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All Aboard ... or not. Amtrak in the headlights

 
 
Reply Sun 17 May, 2015 12:03 pm
The Amtrak derailment in Philadelphia was in the headlines this past week and the news media was all over it.
It so happens that this tragedy occurred while Congress is set to discuss the budget for the next fiscal year.
Amtrak will be, I think, a proxy for the debate between "private wants vs public
needs."
 
edgarblythe
 
  1  
Reply Sun 17 May, 2015 12:14 pm
So far it looks like their budget will be cut.
jespah
 
  5  
Reply Sun 17 May, 2015 12:42 pm
@edgarblythe,
Because apparently there's a thought that fixing their infrastructure and making rail safer is accomplished with pixie dust.

I love rail. I can't stand how it's abused in this country. Good rail means less pollution, less interstate traffic, and less dependence on foreign oil.
0 Replies
 
edgarblythe
 
  3  
Reply Sun 17 May, 2015 03:08 pm
The broader question of infrastructure, nationwide, seems at play here. I read this morning that Republicans are accused of killing infrastructure rebuilding, because the most expensive projects are in areas that usually vote Democrat. I don't know if that is true. I do think they vote down almost all money except military.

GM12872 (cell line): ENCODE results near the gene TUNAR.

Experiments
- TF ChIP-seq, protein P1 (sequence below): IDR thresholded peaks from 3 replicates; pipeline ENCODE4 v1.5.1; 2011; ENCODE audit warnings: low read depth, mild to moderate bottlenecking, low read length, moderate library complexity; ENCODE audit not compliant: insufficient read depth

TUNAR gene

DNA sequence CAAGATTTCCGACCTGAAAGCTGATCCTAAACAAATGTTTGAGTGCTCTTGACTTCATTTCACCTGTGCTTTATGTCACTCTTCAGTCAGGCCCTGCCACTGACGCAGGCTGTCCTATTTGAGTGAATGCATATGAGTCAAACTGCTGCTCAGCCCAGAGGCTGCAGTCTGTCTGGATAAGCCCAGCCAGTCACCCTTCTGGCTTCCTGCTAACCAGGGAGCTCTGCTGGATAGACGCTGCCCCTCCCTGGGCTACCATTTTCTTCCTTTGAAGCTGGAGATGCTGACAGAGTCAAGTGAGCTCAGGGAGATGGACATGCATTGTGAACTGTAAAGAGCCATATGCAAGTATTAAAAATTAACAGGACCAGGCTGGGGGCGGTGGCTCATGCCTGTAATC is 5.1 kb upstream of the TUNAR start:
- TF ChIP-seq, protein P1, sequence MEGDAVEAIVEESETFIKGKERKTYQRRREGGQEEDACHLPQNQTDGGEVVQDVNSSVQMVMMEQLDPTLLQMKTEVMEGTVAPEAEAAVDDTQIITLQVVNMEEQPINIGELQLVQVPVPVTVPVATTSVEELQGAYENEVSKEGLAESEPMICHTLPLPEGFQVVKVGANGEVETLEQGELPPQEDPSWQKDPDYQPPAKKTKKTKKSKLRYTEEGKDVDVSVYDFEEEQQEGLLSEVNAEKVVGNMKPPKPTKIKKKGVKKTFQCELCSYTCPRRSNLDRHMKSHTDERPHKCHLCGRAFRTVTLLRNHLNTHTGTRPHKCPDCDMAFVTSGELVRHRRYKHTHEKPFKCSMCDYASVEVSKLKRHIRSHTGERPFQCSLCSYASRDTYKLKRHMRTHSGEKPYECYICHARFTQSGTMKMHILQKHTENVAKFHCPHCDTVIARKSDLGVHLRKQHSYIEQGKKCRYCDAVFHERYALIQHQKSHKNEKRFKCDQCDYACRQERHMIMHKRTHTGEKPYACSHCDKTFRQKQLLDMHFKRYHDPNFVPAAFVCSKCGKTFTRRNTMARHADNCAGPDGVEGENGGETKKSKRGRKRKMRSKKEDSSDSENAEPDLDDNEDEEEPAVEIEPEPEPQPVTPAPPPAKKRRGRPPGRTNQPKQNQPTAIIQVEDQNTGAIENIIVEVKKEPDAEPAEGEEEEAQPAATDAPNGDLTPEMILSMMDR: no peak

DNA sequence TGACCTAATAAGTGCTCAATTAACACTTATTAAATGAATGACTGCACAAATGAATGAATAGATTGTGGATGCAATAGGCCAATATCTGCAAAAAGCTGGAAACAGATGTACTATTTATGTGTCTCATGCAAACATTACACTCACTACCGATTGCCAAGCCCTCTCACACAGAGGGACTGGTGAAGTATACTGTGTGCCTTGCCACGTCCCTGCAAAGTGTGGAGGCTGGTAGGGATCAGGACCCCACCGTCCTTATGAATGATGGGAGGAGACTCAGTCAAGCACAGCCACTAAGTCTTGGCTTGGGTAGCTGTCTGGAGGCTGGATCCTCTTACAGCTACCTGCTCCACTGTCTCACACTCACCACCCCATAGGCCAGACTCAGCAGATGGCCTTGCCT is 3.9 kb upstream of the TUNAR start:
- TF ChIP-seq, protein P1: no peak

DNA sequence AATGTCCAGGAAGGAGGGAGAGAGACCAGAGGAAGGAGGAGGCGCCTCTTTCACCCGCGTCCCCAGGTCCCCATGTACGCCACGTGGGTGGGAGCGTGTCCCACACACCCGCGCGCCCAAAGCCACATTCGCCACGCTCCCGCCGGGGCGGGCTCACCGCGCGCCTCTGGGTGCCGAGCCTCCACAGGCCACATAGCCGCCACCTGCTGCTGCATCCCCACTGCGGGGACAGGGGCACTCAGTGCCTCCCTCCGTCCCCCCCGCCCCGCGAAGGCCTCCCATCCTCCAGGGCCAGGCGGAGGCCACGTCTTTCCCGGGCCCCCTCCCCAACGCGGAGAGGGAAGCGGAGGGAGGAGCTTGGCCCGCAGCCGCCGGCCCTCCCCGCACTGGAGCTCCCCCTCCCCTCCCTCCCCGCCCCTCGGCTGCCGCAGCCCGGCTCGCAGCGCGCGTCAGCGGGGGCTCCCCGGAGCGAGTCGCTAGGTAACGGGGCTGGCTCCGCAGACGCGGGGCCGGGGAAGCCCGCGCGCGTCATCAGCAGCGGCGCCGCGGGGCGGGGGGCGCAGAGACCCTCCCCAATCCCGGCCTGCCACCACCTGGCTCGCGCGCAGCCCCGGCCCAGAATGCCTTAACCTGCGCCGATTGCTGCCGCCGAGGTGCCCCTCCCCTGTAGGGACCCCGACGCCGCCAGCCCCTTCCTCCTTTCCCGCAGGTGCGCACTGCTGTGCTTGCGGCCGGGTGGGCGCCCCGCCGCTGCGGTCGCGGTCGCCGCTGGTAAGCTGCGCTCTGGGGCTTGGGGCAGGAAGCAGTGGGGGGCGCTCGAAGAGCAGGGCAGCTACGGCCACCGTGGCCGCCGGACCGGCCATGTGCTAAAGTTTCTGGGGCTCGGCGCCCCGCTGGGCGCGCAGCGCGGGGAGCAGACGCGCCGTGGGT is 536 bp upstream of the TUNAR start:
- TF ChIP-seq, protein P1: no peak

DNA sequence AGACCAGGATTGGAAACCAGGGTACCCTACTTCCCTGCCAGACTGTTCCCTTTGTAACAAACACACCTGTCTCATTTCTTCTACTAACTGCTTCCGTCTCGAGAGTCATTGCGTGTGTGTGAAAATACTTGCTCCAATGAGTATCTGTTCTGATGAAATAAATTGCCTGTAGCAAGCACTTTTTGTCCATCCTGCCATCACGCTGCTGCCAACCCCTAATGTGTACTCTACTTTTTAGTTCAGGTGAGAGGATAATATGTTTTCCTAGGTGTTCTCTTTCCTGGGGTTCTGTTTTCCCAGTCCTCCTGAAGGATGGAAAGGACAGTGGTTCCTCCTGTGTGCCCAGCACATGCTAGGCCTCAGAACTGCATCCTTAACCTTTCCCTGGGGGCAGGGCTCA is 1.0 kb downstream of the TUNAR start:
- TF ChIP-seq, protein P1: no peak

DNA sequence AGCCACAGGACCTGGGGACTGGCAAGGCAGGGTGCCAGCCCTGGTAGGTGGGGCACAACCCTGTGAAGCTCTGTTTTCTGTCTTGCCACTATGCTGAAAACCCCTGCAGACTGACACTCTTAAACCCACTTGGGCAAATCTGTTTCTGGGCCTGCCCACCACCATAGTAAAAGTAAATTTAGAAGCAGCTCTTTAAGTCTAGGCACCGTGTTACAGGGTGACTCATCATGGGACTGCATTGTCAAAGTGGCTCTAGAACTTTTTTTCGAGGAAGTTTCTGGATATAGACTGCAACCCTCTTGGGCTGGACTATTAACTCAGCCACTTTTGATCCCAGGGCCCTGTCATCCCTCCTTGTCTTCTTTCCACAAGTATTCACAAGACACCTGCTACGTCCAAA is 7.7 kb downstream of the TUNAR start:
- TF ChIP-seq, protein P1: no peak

RABEL222
 
  1  
Reply Sun 17 May, 2015 10:11 pm
@edgarblythe,
Since this has been posted here I wonder if anyone can tell me how a thrown rock could cause a train to run 100m/h in a 50m/p zone?
0 Replies
 
realjohnboy
 
  1  
Reply Mon 18 May, 2015 04:45 pm
I spent some time yesterday wandering around some websites devoted to Amtrak. It appears that there are about 45 routes that they run (covering 47 of the 50 contiguous states).
Of the 45 routes, only the NE corridor one has been making a profit - as measured by revenue minus direct expenses (fuel, wages, routine repairs etc).
Congress must appropriate some $275M to cover the operating losses.
It will take billions more to invest in the infrastructure improvements that Amtrak claims must be made.
There was a chart I saw that showed how much each route lost per passenger. The conclusion I came to is that some routes can never be profitable unless there are hefty fare increases.
An alternative idea is to shut down routes. But Congress, while griping about funding Amtrak, would condemn Amtrak for daring to end service to their states.
0 Replies
 
ossobuco
 
  1  
Reply Mon 18 May, 2015 05:14 pm
As a californian who could have liked more rail lines, and a new mexican who could get to like an actual bus near my house (besides the high speed one that passes it, twice a day when it wouldn't work for my eyes, darkness plus a lot of blocks away), and as a person with urban planning creds, sometimes used in design, I'll venture that our transportation system is a big fat mess.

I'm not interested in high speed much. I'm close to not on that, it takes up all the potential dollars. I'd just like any rail, preferably with local going on, and sometimes 'express'.

The US isn't Japan.
0 Replies
 
Frank Apisa
 
  1  
Reply Mon 18 May, 2015 05:50 pm
I am sure Californians can use it...and I know places like New Jersey can.

This is one of those things that have got to be tackled.

The kinds of savings obtained by having people use mass transit (like you, I love and frequently use rail) rather than one person using a 3000 pound tank ...is enormous.

More rail...much more mono-rail is what is needed. Funding has to be found.
0 Replies
 
 

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